Most recently, I even expressed hope that Congress would overturn his new taxes on American consumers.
Some people are arguing, however, that the situation isn’t quite so bad because Trump may have a clever plan to use tariffs as a tool to force other nations to reduce their trade barriers.
I very much hope that’s the case, as I noted in this interview with Fox Business, but I’m not holding my breath for a favorable outcome.
I’m not the only one who is skeptical.
In her column for the Wall Street Journal, Mary Anastasia O’Grady pours cold water on the hypothesis that Trump is playing a very clever game.
President Trump’s practice of staking out extreme positions on trade as a negotiating tactic is a sign of his brilliance. Or so we’re told. But that theory took on water last week, when Mr. Trump had to backtrack on a promise to hit Mexico and Canada with a 25% tariff on steel and a 10% tariff on aluminum, without any concessions from either Mexico City or Ottawa. …Mr. “Art of the Deal” figured out that his opening tariff bid was on track to blow up the two best foreign markets for American-made steel and significant markets for American-made aluminum. It’s a good bet that the same producers who are lobbying for protection asked the president to back off the neighbors. The gaffe exposes the Trump administration’s failure to grasp the complexity of the supply chains that interconnect the global economy.
By the way, I’m not just picking on Trump. I’ve criticized other Presidents for protectionist policies, most notably Hoover.
And I even dinged Saint Ronald for trade barriers, though I also noted Reagan’s good policies regarding NAFTA and the GATT.
I was one of nine American Nobel laureates invited to visit the White House Nov. 19, 2002, by President George W. Bush. Each of us had a few minutes to speak privately with the president… Mr. Bush congratulated me on my award in economics. …I added: “You must be doing some things right, but you did two things wrong—your steel tariff proposal and the farm bill.” I startled him, but our exchange was not over. …Later in the Lincoln Room, Mr. Bush was talking with a group of my colleagues from George Mason University. Seeing me nearby, he raised his voice in a friendly retort: “Earlier, your laureate friend gave me a hard time about the steel tariff. I’m thinking that he should handle the economics, and I’ll take care of the politics.”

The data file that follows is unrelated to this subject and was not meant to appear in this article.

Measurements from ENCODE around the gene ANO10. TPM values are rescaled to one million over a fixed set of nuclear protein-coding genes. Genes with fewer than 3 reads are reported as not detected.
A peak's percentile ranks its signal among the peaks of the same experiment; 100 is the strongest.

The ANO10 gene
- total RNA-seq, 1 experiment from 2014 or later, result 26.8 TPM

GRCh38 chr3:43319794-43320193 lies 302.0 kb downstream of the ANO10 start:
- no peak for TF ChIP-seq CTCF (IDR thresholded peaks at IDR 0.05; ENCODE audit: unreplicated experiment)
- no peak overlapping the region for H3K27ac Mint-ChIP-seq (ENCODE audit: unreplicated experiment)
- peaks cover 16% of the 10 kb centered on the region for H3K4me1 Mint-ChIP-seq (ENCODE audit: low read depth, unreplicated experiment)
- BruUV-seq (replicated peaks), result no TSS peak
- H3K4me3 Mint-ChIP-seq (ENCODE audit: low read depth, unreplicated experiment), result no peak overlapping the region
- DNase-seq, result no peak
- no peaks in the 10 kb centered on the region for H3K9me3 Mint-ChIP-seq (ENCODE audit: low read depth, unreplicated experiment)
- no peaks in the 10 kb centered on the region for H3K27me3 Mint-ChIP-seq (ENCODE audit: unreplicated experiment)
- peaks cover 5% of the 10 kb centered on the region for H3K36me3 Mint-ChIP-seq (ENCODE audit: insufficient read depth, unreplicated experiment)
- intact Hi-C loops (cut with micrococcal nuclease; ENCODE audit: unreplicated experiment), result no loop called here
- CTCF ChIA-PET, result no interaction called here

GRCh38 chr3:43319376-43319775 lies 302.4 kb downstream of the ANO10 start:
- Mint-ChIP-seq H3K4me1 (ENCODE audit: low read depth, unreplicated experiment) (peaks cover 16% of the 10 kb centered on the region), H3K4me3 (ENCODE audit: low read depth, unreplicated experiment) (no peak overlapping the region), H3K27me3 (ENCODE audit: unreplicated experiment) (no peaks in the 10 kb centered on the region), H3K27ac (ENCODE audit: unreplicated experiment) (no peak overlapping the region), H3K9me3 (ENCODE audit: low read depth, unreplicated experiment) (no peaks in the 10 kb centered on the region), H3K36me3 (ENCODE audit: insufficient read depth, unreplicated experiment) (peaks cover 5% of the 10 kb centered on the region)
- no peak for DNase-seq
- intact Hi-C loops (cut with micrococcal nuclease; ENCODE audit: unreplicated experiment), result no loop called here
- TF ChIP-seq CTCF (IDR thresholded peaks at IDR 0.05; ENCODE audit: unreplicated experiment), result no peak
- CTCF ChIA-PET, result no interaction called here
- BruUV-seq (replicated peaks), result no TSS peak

Professor Smith points out, however, that Bush was wrong on the politics as well as the economics (a lesson the GOP should have learned from Reagan).
His proposal collided with a widespread political backlash at home and abroad, and with retaliation from our foreign trading partners. The Bush steel tariff, imposed in 2002, was rescinded in 2003. It was not feasible. He recognized its unreality, and backed off.
Hopefully Trump will retreat as well.
The last thing the world needs is a repeat of the 1930s.
But if that happens, be prepared for very bad news. Here’s a report on how trade taxes would undermine America’s economy.
A full-blown trade war would erase any economic benefits from the Republican tax cuts passed last year, according to an analysis by the University of Pennsylvania. …The Penn Wharton Budget Model, a research center at the university, imagined the worst case — no US imports or exports crossing borders tariff-free. The United States has free trade agreements with 20 nations. Wharton’s model assumes those all disappear. Such a trade war would make US economic output 0.9% lower than otherwise by 2027, according to the analysis. …Over the longer term, the costs of a trade war would heavily outweigh the benefits of the tax cut. By 2040, the US would lose 5.3% of economic output in the worst trade-war scenario, compared with a 1.6% increase from the tax cuts, the university found. Put another way, a full-blown trade war would cost the economy $200 billion over 10 years, and $1.4 trillion by 2040. American wages would decline, too, falling 1.1% over the next 10 years.
Last but not least, Mark Perry recently shared three videos from Khan Academy on international trade and economics. All of them are worth watching if you really want to understand the issue. But here’s the one that I think everyone should watch.
And Mark adds this chart, which reinforces the point from the video – and something I’ve also tried to explain – about a capital surplus being the necessary and automatic flip side of a trade deficit.
In other words, when foreigners get dollars, they oftentimes think the best use of that money is to invest in America’s future. That’s a sign of strength, not weakness.